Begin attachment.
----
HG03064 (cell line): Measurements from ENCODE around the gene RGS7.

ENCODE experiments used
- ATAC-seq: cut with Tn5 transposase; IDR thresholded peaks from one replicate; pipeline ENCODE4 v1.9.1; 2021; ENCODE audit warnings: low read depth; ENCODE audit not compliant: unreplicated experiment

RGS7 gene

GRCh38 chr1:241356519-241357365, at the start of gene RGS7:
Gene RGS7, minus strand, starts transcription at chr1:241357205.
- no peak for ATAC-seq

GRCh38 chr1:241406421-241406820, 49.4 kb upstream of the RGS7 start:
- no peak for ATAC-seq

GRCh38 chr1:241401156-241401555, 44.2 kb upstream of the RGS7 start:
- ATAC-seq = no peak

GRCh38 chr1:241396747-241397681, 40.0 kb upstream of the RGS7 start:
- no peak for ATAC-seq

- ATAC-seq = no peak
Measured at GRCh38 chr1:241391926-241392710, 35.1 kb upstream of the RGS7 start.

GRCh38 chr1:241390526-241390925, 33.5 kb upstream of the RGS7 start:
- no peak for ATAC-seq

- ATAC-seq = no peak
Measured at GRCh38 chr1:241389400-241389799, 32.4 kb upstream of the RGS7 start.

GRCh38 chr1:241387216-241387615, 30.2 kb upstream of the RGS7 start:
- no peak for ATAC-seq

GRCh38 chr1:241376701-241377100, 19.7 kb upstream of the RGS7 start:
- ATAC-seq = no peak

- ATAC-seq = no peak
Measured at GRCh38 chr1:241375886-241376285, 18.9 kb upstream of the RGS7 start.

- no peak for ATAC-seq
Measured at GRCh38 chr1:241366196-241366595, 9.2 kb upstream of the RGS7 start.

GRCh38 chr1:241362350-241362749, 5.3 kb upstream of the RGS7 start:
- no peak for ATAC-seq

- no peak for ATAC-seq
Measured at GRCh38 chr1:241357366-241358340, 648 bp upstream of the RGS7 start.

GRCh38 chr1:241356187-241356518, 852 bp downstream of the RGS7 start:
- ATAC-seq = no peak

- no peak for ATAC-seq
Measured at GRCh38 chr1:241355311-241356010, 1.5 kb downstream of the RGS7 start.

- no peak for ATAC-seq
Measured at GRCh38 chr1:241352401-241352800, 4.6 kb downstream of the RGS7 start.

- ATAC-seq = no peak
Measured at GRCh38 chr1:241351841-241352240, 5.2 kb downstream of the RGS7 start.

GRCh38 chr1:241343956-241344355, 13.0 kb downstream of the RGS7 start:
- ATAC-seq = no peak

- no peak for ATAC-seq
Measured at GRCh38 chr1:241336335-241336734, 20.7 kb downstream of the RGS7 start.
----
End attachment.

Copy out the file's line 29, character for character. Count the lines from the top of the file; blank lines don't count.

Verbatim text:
- no peak for ATAC-seq